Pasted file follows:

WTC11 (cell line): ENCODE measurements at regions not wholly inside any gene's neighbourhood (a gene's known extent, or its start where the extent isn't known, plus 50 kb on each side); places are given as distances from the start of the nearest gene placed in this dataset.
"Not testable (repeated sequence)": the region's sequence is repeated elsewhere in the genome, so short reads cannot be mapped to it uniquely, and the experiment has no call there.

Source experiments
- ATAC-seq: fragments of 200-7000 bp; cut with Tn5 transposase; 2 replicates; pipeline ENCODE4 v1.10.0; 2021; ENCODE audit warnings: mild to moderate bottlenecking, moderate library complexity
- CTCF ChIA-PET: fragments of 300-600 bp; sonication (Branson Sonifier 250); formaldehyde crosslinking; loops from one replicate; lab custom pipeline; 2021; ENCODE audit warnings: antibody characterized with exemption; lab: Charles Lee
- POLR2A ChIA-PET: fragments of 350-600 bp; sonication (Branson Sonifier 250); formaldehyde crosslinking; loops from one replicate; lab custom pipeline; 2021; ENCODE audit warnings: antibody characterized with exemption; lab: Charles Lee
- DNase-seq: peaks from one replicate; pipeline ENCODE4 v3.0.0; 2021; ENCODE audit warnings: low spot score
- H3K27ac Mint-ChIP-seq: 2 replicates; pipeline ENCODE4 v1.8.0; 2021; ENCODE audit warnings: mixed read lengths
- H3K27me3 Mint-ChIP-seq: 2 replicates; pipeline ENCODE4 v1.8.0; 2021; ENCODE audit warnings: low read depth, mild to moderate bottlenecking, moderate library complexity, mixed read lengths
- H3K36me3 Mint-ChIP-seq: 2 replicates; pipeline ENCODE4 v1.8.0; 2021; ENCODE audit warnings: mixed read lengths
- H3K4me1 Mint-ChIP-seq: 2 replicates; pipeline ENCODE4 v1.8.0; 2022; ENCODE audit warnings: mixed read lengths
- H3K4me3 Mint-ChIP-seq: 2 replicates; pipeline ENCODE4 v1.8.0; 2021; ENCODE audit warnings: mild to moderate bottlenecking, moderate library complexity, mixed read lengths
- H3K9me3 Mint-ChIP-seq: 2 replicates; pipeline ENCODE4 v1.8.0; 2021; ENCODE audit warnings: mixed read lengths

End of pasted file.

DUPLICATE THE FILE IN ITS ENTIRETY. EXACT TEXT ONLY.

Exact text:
WTC11 (cell line): ENCODE measurements at regions not wholly inside any gene's neighbourhood (a gene's known extent, or its start where the extent isn't known, plus 50 kb on each side); places are given as distances from the start of the nearest gene placed in this dataset.
"Not testable (repeated sequence)": the region's sequence is repeated elsewhere in the genome, so short reads cannot be mapped to it uniquely, and the experiment has no call there.

Source experiments
- ATAC-seq: fragments of 200-7000 bp; cut with Tn5 transposase; 2 replicates; pipeline ENCODE4 v1.10.0; 2021; ENCODE audit warnings: mild to moderate bottlenecking, moderate library complexity
- CTCF ChIA-PET: fragments of 300-600 bp; sonication (Branson Sonifier 250); formaldehyde crosslinking; loops from one replicate; lab custom pipeline; 2021; ENCODE audit warnings: antibody characterized with exemption; lab: Charles Lee
- POLR2A ChIA-PET: fragments of 350-600 bp; sonication (Branson Sonifier 250); formaldehyde crosslinking; loops from one replicate; lab custom pipeline; 2021; ENCODE audit warnings: antibody characterized with exemption; lab: Charles Lee
- DNase-seq: peaks from one replicate; pipeline ENCODE4 v3.0.0; 2021; ENCODE audit warnings: low spot score
- H3K27ac Mint-ChIP-seq: 2 replicates; pipeline ENCODE4 v1.8.0; 2021; ENCODE audit warnings: mixed read lengths
- H3K27me3 Mint-ChIP-seq: 2 replicates; pipeline ENCODE4 v1.8.0; 2021; ENCODE audit warnings: low read depth, mild to moderate bottlenecking, moderate library complexity, mixed read lengths
- H3K36me3 Mint-ChIP-seq: 2 replicates; pipeline ENCODE4 v1.8.0; 2021; ENCODE audit warnings: mixed read lengths
- H3K4me1 Mint-ChIP-seq: 2 replicates; pipeline ENCODE4 v1.8.0; 2022; ENCODE audit warnings: mixed read lengths
- H3K4me3 Mint-ChIP-seq: 2 replicates; pipeline ENCODE4 v1.8.0; 2021; ENCODE audit warnings: mild to moderate bottlenecking, moderate library complexity, mixed read lengths
- H3K9me3 Mint-ChIP-seq: 2 replicates; pipeline ENCODE4 v1.8.0; 2021; ENCODE audit warnings: mixed read lengths